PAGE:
You can even see this attitude in their shopping baskets, which blew up beauty internet back in 2016:

In that photo, you can see Innisfree’s shopping baskets, which are designed to help customers communicate to sales associates whether they’re looking for help or would rather be left alone to browse.

Tons of retailers we’ve spoken too have agonized about ways to create extremely personal shopping experiences that don’t alienate introverts or window shoppers. Sometimes, its just a matter of letting the customer communicate to you how they most want to be interacted with.

Le Labo starts from scratch, every time

On the other end of the “high touch” spectrum, Le Labo is a brand that thrives on turning every trip to one of their stores into an individualistic adventure.

At this retailer originating from the French countryside, when you find a perfume you like, you don’t just pick a bottle off the shelf. You need to let a sales associate know what you’re looking for. They’ll ask you a few questions and help you try a few different options. When you find one you like, they’ll take you over to a bench of special machines and mix your perfume right in front of you. Then you’ll leave with the freshest possible perfume that was made just for you.

Meanwhile, their sales associate will be talking with you about the ingredients they’re adding, what other customers like about the particular perfume, and how the perfume-making process works.

With their flashy craftsmanship, Le Labo demonstrates what you can do when you build novel experience into the DNA of your business.

Can a niche business like this perfumery break into the big times with such a high-touch formula? We’re not quite sure, but we also think the world is just a bit more fun when you have more businesses trying unique approaches like this.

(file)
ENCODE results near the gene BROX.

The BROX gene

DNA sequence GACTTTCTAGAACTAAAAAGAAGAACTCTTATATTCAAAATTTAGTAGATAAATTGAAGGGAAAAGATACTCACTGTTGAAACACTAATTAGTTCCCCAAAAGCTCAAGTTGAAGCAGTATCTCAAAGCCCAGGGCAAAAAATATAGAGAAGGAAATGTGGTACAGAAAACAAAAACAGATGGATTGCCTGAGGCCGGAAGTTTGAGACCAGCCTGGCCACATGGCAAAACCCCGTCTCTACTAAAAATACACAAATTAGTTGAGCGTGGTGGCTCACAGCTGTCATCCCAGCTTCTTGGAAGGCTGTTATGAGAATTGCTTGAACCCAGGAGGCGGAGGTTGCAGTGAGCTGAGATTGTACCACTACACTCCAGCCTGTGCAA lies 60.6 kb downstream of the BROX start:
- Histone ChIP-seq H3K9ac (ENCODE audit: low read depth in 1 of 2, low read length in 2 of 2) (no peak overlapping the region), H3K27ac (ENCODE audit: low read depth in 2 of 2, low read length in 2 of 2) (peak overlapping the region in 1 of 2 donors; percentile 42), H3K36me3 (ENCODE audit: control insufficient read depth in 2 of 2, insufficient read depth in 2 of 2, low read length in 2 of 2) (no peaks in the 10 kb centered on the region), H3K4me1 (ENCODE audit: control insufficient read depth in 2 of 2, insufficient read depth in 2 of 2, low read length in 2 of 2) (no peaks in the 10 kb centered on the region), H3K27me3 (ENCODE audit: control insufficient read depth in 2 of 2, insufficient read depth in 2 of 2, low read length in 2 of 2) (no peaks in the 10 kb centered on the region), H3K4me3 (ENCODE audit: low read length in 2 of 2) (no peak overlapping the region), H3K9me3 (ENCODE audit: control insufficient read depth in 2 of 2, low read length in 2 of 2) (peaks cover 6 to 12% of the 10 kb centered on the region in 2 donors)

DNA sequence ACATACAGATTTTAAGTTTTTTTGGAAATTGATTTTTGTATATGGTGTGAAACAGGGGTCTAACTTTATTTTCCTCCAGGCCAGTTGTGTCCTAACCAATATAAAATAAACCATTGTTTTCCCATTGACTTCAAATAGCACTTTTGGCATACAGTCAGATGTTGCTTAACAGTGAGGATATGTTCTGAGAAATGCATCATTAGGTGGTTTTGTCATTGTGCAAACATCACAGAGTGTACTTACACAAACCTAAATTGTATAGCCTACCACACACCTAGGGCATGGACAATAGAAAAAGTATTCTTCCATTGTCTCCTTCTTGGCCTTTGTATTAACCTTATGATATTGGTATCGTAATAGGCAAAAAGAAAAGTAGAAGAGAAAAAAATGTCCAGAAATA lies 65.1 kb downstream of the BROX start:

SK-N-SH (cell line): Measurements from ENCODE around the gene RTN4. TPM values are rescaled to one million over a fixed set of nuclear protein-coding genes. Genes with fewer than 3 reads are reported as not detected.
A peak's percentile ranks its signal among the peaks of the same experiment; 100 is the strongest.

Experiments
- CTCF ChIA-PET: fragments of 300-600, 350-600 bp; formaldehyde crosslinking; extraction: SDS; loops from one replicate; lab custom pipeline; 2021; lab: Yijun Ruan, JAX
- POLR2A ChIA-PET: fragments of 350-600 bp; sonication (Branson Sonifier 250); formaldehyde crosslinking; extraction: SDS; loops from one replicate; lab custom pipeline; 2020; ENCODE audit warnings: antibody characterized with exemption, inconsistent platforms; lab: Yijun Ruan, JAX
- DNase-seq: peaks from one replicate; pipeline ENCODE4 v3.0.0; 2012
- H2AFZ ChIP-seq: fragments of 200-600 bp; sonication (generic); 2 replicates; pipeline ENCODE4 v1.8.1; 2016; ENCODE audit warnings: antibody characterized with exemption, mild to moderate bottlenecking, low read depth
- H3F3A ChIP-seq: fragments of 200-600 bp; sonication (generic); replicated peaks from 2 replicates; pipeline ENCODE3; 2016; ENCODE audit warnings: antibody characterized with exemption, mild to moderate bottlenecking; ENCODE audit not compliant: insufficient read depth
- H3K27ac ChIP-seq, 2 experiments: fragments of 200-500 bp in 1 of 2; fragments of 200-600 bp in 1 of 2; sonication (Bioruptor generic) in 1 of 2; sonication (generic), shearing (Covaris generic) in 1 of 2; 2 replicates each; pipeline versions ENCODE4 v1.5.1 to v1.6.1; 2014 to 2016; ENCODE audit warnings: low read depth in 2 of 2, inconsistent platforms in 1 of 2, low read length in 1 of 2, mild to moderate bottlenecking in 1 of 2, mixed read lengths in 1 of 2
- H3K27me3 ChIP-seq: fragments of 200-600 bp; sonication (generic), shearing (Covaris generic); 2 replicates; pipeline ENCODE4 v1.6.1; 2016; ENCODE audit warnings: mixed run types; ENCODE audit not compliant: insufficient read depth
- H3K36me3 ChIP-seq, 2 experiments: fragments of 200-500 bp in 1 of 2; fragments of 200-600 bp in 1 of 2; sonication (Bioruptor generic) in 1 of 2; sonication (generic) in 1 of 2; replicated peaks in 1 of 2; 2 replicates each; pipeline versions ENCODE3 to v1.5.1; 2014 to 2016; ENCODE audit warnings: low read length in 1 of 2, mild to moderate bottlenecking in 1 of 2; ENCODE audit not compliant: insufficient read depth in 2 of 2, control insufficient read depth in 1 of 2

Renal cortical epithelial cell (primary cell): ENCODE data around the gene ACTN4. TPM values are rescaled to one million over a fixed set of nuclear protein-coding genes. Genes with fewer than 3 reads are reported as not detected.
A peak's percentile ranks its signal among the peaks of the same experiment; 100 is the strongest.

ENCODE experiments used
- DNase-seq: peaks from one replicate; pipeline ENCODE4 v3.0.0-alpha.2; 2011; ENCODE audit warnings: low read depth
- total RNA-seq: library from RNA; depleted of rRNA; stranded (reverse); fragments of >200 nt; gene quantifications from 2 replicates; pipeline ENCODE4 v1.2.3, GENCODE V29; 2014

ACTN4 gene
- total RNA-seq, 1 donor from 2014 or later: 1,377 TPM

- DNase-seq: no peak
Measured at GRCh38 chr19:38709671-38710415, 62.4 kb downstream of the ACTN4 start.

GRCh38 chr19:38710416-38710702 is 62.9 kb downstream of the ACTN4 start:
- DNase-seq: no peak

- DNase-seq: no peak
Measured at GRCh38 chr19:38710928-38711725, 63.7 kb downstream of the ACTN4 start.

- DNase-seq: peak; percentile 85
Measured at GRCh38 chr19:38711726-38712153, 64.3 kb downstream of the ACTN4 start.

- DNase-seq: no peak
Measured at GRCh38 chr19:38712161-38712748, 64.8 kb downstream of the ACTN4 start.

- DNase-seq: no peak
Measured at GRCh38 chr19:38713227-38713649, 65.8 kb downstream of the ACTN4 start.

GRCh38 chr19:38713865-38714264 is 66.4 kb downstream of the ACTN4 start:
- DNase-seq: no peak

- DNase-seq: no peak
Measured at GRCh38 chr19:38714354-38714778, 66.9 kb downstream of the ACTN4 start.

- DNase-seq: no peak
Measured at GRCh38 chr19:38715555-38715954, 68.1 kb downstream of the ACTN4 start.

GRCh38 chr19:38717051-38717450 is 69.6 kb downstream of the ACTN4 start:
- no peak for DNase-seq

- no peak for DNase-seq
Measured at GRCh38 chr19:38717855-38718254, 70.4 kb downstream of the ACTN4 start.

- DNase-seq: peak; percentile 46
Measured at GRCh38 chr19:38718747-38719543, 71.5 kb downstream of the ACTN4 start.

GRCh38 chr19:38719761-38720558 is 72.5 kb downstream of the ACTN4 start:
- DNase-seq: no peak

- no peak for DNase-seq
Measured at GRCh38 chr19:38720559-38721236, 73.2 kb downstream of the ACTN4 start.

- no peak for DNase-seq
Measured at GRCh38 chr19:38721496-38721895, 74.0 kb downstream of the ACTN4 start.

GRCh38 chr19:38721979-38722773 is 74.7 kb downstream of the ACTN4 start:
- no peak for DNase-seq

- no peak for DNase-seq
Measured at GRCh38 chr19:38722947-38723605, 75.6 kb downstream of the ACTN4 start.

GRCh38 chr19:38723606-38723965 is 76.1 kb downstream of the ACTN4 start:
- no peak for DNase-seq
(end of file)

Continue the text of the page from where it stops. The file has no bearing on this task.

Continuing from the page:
Aesop is built to inspire

High quality training for sales associates and unique customer journeys aren’t the only ways to stick out.

Australian-based cosmetics retailer Aesop knows that well trained sales associates are critical to providing great experiences at their stores, but they also want the stores themselves to stand out.

That’s why they build each and every store with a unique design. Some use brick, others granite or bamboo. Still others rely on tile or mahogany.

To read about some of the process that goes into building each of these unique institutions, we recommend this great interview with an Aesop architect in Architect Magazine.

We love Aesop’s unique approach to store building, but we also appreciate their commitment to treating retail employees with the loyalty that they deserve. As CEO Michael O’Keefe explained in a recent interview why Aesop prefers to promote regional managers from within:

“You’ve got to keep up in terms of providing a career path, and we want our people to treat retail as a serious career”

In other words, beautiful stores and excellent product lines are great, but investing in your retail staff is critical to staying competitive.

Finding retail beauty in the cosmetics department

In a lot of ways, cosmetics retailers have been ahead of the curve in providing unique, personal experiences to shoppers for a while now. And today’s hottest stores are constantly finding new ways to innovate and improve.

From Innisfree’s unique approach to helping their shoppers customize the buyer journey to Le Labo’s personalization-first approach, these retailers give customers a compelling reason to get off their computers and into the stores.

Now, we send out a challenge to those of you who sell bicycles or basketball shoes or power tools to implement some of these same ideas into your stores.